$50,000 Grant Awarded to Advance Device for Less Traumatic Tooth Removal

Posted on December 16, 2015

NEW BRUNSWICK, N.J., Dec. 16, 2015 /PRNewswire-USNewswire/ -- Antonio Valdevit, PhD, an assistant professor in the Department of Biomedical Engineering, Chemistry and Biological Sciences at Stevens Institute of Technology, has received a $50,000 Innovation Grant from New Jersey Health Foundation/The Nicholson Foundation to advance research into a medical device that could reduce local trauma and improve outcomes for people requiring tooth extractions, announced James M. Golubieski, president of New Jersey Health Foundation.

The technology can be particularly important for people needing dental implants or for anyone who must avoid the risk of oral bleeding due to underlying medical conditions.

"Tooth extraction has been relatively unchanged for decades," explained George F. Heinrich, M.D., vice chair and CEO of New Jersey Health Foundation. "With the advent of numbing agents to reduce patient pain, the procedure has undergone little innovation with the exception of instrument refinement.  This novel technology employs vibration to loosen and extract teeth while reducing local trauma."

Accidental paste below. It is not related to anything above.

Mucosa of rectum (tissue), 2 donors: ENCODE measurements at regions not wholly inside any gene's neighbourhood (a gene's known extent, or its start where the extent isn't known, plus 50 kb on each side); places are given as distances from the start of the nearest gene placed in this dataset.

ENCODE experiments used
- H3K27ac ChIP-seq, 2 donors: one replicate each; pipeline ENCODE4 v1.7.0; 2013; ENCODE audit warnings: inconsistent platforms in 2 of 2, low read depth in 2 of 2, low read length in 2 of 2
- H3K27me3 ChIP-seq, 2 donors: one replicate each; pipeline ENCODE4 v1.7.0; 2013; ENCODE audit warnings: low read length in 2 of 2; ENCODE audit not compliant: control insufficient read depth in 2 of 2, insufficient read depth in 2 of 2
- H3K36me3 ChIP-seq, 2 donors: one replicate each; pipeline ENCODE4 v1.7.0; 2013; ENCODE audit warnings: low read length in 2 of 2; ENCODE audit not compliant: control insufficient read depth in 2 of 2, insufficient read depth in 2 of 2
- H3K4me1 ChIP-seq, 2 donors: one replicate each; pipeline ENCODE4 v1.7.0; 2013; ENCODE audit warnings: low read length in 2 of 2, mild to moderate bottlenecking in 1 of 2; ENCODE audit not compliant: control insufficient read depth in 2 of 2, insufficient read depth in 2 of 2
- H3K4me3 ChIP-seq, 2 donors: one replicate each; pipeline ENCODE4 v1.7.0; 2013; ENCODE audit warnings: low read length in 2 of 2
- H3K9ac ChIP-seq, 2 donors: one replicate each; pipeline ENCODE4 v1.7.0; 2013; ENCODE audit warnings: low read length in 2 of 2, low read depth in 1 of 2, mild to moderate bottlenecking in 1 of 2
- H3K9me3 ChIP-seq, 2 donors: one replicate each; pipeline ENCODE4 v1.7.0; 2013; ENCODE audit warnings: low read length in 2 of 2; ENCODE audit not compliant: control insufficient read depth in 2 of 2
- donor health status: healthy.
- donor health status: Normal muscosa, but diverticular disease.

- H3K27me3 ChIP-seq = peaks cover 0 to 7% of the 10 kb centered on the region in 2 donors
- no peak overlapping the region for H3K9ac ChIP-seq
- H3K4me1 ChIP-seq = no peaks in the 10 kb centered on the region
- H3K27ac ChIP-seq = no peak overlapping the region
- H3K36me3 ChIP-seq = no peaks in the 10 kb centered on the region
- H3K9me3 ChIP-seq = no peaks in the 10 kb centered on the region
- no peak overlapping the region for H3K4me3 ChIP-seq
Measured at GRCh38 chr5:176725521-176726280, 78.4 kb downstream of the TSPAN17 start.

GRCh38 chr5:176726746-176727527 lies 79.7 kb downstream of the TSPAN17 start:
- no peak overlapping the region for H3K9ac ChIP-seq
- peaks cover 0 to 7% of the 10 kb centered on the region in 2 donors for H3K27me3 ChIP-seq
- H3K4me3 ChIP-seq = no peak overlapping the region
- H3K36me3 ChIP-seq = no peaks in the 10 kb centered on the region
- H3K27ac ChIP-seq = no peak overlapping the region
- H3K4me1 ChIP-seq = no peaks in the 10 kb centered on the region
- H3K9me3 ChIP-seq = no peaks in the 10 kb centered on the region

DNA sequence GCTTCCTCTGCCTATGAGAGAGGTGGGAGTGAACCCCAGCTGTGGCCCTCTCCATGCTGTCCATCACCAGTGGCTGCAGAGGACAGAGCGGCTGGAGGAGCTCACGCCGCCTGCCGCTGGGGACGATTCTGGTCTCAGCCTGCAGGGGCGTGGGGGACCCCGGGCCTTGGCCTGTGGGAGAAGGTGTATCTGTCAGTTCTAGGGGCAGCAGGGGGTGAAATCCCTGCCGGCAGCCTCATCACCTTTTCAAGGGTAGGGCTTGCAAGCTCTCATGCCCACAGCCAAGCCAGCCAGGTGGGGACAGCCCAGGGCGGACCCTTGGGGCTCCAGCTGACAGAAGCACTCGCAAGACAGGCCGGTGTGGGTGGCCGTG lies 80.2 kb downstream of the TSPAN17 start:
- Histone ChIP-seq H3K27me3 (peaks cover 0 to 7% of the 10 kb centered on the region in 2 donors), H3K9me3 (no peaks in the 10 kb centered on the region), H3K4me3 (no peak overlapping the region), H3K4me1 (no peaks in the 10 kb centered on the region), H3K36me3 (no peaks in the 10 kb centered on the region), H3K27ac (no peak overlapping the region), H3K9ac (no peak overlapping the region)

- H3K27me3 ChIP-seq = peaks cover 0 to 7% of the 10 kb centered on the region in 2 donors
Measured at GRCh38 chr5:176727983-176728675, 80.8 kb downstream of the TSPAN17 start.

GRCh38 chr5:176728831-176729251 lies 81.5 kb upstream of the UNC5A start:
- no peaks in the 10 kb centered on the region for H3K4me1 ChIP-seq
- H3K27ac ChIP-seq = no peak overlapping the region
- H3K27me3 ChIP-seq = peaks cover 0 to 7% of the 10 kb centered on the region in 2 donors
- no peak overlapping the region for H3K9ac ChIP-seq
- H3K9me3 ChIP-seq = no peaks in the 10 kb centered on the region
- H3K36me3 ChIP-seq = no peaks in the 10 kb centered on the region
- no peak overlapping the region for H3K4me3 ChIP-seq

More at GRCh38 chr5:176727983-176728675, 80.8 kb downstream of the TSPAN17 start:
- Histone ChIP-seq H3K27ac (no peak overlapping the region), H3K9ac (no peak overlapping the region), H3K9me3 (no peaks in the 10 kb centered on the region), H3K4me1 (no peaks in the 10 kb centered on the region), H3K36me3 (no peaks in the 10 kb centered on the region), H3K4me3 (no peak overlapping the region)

Dr. Valdevit has identified a mechanism that employs vibratory motion to loosen the tooth with a piezoelectric actuator that can be incorporated into existing instruments currently used in the dental field. 

"Current methods of extraction result in significant recovery time due to local trauma," Dr. Valdevit explains. "And in some cases, neighboring teeth may be subject to damage.  Our method of vibratory extraction will reduce or eliminate the need for surgical cutting of soft tissue and significantly reduce the mechanical forces needed to extract the tooth."

According to Dr. Valdevit, not only is the technology useful for humans, but also for tooth extractions necessary in the veterinary field.

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